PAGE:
Telum Talks To: Kellie Riordan, Founder / Director at Deadset Studios

Telum Talks To: Kellie Riordan, Founder / Director at Deadset Studios

By Kristy Nguyen

Tell us about Deadset Studios and how it got started.
I was the head of the podcast team at the ABC, and launched many hit shows from the juggernaut that is Conversations, to lifestyle podcasts such as Ladies, We Need To Talk and The Pineapple Project, comedy shows like Judith Lucy Overwhelmed and Dying, narrative series such as Days Like These and The Eleventh, and kids shows such as Short & Curly and Fierce Girls.

I could see that podcasting was exploding globally, and I was interested in doing shows beyond Australia so I set up Deadset Studios. It is a podcast production house and also a consultancy that helps organisations and media houses get their audio strategy right.

Deadset Studios has worked with Australian media houses such as ARN and the ABC, but also with the BBC and Global in the UK, and PinnaFM in the US. We also work with various brands and organisations value adding podcasting to their messaging for customers and clients.

What does a day in the role of Founder / Director look like?
Hectic! I’ve had to learn an awful lot about running a small business so my day includes everything from payroll and superannuation obligations, to creating budgets and production schedules for new podcasts, as well as the creative work, helping our executive producers and producers develop new podcast formats and episodes.

I spend quite a bit of time working with media houses and brands to develop an over-arching podcast roadmap that connects to their organisation’s strategic objectives and finds audiences. Businesses are increasingly finding that a podcast is just as important in your content mix as having social media channels or a newsletter.

How have you seen the podcasting industry change over the past decade? 
The audience size has obviously increased with more than a third of Australians now regularly listening to podcasts, and many of them listening to more than three hours of content a week. I’ve also seen the maturing of formats.

A decade ago, most podcasts were still in an interview or panel format, with three people in a chair nattering on. Nowadays, there’s much more sophistication in format, whether it’s a part-documentary and part-courtroom drama such as Ben Roberts-Smith v The Media, a scripted comedy like The Lamb, a genre mash-up such as comedy / musical CrossBread, or a blind-date game show like Queen of Hearts.

What genres are most popular with audiences?
The PodPoll 2023: Australia’s podcast insights survey found that comedy, true crime, and health and wellbeing are the most popular genres. That was unsurprising to me. But what was super interesting was that if you dug deeper and asked people not just what they are listening to, but what they would like to listen to, genres like science and environment showed up. People also want more podcast content on food and beverage, which is quite an under-served genre in terms of podcasts.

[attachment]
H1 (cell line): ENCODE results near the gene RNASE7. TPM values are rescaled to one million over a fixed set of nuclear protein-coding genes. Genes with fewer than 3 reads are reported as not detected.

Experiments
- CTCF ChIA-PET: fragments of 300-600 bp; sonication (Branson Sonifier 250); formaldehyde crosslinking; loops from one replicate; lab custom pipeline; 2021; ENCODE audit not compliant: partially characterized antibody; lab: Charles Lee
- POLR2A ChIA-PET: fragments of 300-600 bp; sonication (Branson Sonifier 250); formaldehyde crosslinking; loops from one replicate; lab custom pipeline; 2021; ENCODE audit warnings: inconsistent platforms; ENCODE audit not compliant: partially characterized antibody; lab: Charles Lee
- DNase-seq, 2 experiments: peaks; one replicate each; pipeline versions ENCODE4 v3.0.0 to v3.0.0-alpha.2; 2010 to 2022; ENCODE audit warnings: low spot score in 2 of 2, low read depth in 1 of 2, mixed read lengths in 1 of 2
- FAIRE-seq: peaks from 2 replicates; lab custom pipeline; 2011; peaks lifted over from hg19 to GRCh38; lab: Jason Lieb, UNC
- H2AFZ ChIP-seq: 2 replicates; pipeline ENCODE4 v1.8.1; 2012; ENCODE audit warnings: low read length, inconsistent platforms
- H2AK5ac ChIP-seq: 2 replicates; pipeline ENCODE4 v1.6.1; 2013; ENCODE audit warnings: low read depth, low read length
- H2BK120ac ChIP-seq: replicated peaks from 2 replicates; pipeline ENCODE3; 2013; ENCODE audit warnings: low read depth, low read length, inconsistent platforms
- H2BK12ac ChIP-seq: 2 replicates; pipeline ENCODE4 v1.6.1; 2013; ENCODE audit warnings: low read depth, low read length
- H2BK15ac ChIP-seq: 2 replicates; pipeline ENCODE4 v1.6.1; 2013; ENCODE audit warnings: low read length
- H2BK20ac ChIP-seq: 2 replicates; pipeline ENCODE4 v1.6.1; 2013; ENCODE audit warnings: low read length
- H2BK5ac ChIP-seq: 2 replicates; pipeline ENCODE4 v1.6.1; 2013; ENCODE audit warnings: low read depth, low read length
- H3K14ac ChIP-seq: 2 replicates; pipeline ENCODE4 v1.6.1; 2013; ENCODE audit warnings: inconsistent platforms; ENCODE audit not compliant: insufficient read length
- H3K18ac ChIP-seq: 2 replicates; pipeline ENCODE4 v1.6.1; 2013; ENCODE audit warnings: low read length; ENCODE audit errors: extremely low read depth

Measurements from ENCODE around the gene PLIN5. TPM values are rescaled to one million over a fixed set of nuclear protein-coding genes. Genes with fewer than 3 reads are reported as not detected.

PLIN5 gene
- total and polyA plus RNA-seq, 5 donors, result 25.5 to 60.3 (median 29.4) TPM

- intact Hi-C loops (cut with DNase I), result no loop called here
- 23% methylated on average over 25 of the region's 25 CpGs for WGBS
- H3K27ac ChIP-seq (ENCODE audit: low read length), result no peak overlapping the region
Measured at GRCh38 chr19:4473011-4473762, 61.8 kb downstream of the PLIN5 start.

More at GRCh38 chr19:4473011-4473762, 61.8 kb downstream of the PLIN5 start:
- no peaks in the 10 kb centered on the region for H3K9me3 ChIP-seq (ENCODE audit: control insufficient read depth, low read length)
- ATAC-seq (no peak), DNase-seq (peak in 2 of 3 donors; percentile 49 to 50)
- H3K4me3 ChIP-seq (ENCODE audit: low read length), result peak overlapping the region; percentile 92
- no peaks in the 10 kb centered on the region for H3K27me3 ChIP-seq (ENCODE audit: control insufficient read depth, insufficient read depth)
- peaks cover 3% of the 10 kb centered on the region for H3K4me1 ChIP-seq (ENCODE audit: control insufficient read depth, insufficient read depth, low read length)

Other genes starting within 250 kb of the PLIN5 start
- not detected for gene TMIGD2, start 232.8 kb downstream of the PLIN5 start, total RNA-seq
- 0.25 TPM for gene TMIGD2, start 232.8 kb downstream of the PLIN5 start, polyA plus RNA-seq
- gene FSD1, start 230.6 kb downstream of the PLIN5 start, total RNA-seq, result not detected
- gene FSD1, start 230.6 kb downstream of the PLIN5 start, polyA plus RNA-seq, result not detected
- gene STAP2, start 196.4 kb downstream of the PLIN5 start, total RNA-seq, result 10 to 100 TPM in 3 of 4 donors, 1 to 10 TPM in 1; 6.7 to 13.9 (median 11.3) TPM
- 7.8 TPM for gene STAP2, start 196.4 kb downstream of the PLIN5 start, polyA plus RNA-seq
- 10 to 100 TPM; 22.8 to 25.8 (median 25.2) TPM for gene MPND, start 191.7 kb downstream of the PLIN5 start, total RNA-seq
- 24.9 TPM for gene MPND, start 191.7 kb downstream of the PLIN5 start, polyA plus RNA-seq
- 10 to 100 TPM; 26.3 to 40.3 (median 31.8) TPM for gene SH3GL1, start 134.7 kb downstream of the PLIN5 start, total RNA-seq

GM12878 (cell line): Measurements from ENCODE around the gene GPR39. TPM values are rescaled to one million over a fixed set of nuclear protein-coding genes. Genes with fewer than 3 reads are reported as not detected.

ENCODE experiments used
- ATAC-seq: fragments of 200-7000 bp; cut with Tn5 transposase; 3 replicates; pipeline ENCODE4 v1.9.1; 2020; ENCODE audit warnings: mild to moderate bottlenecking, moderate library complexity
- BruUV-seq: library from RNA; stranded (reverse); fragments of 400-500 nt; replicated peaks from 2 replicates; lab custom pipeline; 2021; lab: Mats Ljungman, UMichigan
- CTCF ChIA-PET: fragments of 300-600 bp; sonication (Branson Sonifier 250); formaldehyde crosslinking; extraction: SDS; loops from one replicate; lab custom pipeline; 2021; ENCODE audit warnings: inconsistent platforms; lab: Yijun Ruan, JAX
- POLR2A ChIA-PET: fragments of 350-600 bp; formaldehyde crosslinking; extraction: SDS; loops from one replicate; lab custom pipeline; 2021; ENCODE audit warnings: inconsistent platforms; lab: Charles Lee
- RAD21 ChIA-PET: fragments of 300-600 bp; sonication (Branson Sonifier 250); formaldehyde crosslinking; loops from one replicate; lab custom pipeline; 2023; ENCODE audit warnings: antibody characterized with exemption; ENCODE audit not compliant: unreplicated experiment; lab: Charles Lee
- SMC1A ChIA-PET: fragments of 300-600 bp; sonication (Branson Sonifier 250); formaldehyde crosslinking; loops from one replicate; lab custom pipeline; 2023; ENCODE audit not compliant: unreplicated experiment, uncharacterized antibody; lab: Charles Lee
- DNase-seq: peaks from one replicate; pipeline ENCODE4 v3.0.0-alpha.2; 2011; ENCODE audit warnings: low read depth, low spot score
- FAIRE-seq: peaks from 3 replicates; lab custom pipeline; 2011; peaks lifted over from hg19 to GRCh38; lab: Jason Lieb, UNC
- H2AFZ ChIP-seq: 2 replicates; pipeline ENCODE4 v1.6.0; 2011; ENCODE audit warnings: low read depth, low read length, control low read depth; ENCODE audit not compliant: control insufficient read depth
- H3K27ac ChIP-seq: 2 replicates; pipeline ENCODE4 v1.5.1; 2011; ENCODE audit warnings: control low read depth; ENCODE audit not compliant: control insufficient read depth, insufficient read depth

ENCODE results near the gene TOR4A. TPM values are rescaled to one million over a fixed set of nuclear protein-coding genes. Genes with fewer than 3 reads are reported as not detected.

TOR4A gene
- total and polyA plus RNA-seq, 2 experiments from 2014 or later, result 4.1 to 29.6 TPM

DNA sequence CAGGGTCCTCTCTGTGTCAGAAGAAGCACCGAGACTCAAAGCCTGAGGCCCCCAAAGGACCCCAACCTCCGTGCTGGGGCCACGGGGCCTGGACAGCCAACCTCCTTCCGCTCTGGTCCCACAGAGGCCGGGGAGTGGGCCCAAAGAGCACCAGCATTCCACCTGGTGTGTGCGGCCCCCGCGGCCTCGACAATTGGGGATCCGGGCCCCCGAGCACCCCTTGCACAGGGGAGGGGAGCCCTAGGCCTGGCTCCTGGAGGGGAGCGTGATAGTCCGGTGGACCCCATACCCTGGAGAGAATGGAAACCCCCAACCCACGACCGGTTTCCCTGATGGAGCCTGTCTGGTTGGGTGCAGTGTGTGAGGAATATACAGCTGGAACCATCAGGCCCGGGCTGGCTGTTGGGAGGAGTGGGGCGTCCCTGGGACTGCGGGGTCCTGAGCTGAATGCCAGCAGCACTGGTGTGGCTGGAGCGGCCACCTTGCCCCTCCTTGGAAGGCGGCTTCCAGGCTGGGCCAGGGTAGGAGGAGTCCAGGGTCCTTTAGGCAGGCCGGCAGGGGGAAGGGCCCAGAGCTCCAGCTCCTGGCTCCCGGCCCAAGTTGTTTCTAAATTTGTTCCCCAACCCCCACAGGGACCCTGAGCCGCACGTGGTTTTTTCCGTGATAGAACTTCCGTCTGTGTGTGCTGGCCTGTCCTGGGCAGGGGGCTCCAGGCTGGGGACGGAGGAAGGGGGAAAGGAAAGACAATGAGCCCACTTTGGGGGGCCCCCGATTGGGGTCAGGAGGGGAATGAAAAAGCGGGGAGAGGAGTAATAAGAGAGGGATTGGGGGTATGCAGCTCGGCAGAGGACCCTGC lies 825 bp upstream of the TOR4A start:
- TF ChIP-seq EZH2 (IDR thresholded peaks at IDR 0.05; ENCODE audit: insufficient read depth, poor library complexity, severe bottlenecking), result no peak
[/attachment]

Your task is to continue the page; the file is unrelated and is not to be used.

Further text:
Are there any unexpected trends you've noticed that you find interesting?
I was shocked by how many people are co-listening to podcasts (listening to a show with other people). We all imagine it’s an intimate, earbud experience and very tailored to one person’s needs given the opt-in nature of podcast listening, but about a third of Australian listeners told us they listen with other people. So this could be a family listening in the car, or perhaps partners consuming a podcast while they cook dinner together.

What podcasts do you enjoy listening to?
Heavyweight remains my go-to thanks to killer plot-driven storylines and witty scripting from host Jonathan Goldstein. I recently binged the series The Witch Trials of JK Rowling because it expertly unpacked several complex, thorny issues. HBO’s Succession Podcast was a fabulous recap series given it was hosted by tech journalist Kara Swisher who knows the Murdochs from decades of reporting.

We worked on a very funny series from Britt Hockley and Laura Byrne called Hooked, Hitched & Hung Up, which was a great deep dive into the make-ups and break-ups of celebrity relationships, with some hilariously re-created scenes from the romances we all obsess over.

I always go back to Teamistry as a great example of a lightly-branded show that does a stellar job of being a broad-appeal show about how teams collaborate with very little oversell from Atlassian. It features untold stories of amazing teams, such as the woman who made the Nasa space suits, the team that invented Google Maps, and how Sir Ernest Shackleton led his crew that walked across the Antarctic in 1914.

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Kellie Riordan

Founder / Director

Deadset Studios

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